Magnetic resonance imaging (MRI) is an imaging method that uses the protons of hydrogen atoms within the body to generate a medical image. MRI of the lungs has historically been challenging for a few different reasons. One reason is that the proton signal of the lungs fades away a lot quicker in the lungs than in soft tissues (like muscle or liver), which means that the MRI equipment has to work very quickly to acquire the signal before it’s gone. Recent developments on “ultrashort” MRI techniques have greatly improved MRI visualization of the lungs, with some studies already using ultrashort MRI in adults and older children. However, our group’s study represents the first time anyone has used the ultrashort MRI with an infant population.
Figure: Views in the axial and coronal planes from 3D UTE image volumes. Patients with no clinical diagnoses of pulmonary disease (left column) are shown alongside patients diagnosed with BPD (right column). Red arrows highlight regions of distinctly heterogeneous parenchymal signal for Control1, a possible indication of subclinical pathology potentially linked to the prematurity of birth. Yellow arrows in Control3 and BPD4 highlight the bright liver and fat signal, respectively, associated with heavy T1 weighting obtained with the use of higher flip angles (8–108). Blue arrows show reduced contrast between muscle and both fat and liver in BPD5, due to the lower flip angle used (58 vs. 8–108). Green arrows highlight inflow effects in the right atrium and inferior vena
Premature infants can greatly benefit from lung imaging. The lungs are one of the last organs to develop in a fetus, and so a premature baby’s lungs aren’t quite ready yet to function and so have a lot of issues working normally. Sometimes X-ray radiographs and X-ray computed tomography (CT) are used to look at these babies’ pathological lung structures, but there are concerns about ionizing radiation exposure to infants over repeated imaging. Since MRI is non-ionizing, we decided to show that it is possible to use our ultrashort MRI techniques to image neonates with pulmonary issues.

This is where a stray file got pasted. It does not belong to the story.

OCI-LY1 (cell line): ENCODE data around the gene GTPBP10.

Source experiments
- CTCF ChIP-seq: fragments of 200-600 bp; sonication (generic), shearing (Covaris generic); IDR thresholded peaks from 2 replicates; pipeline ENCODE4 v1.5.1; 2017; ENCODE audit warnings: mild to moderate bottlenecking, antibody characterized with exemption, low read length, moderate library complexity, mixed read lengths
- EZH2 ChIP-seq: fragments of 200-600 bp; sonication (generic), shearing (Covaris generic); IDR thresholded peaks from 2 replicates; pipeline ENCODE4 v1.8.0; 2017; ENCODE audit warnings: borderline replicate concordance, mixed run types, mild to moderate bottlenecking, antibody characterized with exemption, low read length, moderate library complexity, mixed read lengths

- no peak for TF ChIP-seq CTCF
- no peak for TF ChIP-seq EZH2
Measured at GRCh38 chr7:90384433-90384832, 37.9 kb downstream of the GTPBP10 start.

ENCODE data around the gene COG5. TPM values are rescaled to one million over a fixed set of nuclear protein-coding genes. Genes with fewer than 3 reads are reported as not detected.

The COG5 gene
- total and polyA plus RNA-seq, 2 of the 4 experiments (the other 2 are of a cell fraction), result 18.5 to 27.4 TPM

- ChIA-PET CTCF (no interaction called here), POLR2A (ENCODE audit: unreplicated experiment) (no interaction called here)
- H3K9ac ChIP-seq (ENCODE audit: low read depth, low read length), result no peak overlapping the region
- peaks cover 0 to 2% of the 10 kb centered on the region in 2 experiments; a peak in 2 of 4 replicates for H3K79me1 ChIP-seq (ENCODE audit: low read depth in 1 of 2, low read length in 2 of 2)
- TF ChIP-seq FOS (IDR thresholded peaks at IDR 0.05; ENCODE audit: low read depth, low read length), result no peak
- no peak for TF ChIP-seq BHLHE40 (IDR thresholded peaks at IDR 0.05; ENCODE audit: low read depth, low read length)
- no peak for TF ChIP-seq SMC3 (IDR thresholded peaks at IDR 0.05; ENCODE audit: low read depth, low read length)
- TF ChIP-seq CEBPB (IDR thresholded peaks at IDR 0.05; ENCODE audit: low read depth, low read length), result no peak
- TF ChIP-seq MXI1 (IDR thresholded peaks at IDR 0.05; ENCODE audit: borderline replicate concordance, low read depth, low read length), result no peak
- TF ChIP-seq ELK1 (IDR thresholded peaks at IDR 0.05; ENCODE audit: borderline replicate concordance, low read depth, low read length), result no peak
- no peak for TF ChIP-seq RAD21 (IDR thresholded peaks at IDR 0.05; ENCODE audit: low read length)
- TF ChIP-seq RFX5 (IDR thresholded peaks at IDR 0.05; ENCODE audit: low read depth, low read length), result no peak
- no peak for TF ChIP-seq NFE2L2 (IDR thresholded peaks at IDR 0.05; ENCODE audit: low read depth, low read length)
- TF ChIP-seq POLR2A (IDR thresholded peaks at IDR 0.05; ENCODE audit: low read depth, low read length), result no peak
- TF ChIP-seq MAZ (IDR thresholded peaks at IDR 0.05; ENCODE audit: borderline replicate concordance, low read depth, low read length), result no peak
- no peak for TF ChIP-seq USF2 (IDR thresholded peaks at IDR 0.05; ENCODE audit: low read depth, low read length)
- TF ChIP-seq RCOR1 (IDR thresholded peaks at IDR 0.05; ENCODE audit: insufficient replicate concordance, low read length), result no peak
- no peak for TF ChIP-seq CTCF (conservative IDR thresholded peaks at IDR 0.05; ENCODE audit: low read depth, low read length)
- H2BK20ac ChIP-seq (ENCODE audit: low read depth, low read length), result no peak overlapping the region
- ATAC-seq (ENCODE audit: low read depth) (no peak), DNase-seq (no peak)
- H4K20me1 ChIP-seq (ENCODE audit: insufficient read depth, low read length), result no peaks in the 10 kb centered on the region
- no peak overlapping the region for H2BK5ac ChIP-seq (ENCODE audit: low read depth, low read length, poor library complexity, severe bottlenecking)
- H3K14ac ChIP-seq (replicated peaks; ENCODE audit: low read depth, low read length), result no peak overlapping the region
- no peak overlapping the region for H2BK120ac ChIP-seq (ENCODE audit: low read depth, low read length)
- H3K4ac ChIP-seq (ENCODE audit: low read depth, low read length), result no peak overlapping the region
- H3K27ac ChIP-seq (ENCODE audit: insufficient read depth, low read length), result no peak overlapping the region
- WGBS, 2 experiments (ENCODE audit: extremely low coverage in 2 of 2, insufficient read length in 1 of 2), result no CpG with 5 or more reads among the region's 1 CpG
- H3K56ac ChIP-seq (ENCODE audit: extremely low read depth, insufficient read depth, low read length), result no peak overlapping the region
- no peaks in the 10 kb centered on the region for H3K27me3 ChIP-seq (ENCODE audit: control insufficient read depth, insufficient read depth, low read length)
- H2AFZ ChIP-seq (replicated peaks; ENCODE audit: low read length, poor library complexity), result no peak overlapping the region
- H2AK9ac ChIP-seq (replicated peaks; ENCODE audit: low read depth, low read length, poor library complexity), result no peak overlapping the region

In addition, we performed our neonatal lung ultrashort MRI study using a unique, infant-sized scanner that is located directly within the neonatal intensive care unit (NICU) of Cincinnati Children’s. The hospital’s other MRI scanners are located several floors away from the NICU, presenting logistical and medical challenges when bringing the babies away from their unit. The proximity of our NICU scanner to the babies’ beds makes it much easier and less risky to image them. As well, the small size of the scanner allows us to get much higher quality images of the infants when compared to conventional MRI scanners, which are big enough to fit an adult.
Figure: a: The MRI scanner located within the CCHMC NICU, with a baby doll placed on the patient table, for reference. b: The pulse sequence diagram for the UTE sequence. The dotted line indicates the nutation point of the RF pulse, and the area of the pink shaded region is equal to zero at TE, represented by the star (at k-space center). c: Ten consecutive center-out radial kspace trajectories are shown, highlighting the pseudorandom view ordering and the repeated sampling of the k-space center, indicated again by a star. d: A 200-sec segment of the phase sampled from the center of k-space during an infant exam, with an example of bulk motion highlighted.
Pulmonary MRI of Neonates in the Intensive Care Unit Using 3D Ultrashort Echo Time and a Small Footprint MRI System
Andrew D. Hahn, PhD, Nara S. Higano, MS, Laura L. Walkup, PhD, Robert P. Thomen, PhD, Xuefeng Cao, MS, Stephanie L. Merhar, MD, MS, Jean A. Tkach, PhD, Jason C. Woods, PhD, and Sean B. Fain, PhD
Read the full research article (click here).
Contributions by Nara Higano (Graduate Student , IRC) and edited by Glenn Miñano, BFA.
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